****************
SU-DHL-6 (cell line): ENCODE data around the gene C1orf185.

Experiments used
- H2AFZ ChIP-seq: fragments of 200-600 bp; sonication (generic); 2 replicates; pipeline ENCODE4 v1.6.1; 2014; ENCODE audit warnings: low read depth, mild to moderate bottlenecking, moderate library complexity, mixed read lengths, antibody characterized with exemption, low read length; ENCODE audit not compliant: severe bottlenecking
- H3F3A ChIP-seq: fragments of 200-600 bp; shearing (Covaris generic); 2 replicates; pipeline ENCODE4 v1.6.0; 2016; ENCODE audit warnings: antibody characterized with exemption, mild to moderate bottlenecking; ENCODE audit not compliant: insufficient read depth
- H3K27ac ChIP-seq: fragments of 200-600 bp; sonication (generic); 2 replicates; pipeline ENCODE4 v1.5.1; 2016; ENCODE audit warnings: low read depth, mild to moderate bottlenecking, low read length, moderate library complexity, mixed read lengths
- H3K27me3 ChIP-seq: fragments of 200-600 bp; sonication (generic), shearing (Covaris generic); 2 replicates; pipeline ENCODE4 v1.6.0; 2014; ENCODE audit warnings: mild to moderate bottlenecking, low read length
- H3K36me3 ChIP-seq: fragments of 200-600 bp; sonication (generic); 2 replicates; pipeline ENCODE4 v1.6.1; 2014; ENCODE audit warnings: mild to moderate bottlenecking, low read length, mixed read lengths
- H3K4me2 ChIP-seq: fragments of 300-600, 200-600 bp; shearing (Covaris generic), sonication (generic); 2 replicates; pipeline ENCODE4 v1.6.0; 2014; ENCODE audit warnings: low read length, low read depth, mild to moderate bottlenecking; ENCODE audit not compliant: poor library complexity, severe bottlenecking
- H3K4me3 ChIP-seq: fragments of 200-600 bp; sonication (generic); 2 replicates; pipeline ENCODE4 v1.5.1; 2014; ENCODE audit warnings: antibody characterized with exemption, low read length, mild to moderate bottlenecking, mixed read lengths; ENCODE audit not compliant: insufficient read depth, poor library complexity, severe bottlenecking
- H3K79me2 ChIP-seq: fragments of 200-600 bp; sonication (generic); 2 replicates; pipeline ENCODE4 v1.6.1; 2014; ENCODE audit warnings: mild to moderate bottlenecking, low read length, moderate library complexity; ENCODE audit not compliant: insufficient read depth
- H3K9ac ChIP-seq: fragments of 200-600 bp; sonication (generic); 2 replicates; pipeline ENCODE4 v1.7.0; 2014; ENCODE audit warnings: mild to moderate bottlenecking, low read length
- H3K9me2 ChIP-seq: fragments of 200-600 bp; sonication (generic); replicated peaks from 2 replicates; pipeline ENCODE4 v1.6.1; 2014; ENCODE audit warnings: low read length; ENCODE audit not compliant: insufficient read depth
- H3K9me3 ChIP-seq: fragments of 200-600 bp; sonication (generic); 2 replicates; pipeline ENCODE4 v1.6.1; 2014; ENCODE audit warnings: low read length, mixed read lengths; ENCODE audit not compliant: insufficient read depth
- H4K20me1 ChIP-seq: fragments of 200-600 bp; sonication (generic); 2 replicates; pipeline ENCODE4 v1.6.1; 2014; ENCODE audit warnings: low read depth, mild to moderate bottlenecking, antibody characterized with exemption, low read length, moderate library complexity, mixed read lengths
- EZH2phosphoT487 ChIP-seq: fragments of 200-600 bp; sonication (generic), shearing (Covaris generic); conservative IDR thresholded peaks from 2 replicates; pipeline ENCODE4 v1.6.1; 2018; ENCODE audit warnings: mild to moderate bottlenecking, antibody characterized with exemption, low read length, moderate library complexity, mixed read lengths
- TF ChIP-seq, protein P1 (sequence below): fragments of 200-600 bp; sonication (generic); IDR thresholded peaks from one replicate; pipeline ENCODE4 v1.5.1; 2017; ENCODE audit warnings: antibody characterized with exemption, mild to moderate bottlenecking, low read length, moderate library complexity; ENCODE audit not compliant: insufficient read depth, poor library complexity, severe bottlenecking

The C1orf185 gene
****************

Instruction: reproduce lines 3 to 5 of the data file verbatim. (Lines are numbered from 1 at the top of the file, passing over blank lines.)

- H2AFZ ChIP-seq: fragments of 200-600 bp; sonication (generic); 2 replicates; pipeline ENCODE4 v1.6.1; 2014; ENCODE audit warnings: low read depth, mild to moderate bottlenecking, moderate library complexity, mixed read lengths, antibody characterized with exemption, low read length; ENCODE audit not compliant: severe bottlenecking
- H3F3A ChIP-seq: fragments of 200-600 bp; shearing (Covaris generic); 2 replicates; pipeline ENCODE4 v1.6.0; 2016; ENCODE audit warnings: antibody characterized with exemption, mild to moderate bottlenecking; ENCODE audit not compliant: insufficient read depth
- H3K27ac ChIP-seq: fragments of 200-600 bp; sonication (generic); 2 replicates; pipeline ENCODE4 v1.5.1; 2016; ENCODE audit warnings: low read depth, mild to moderate bottlenecking, low read length, moderate library complexity, mixed read lengths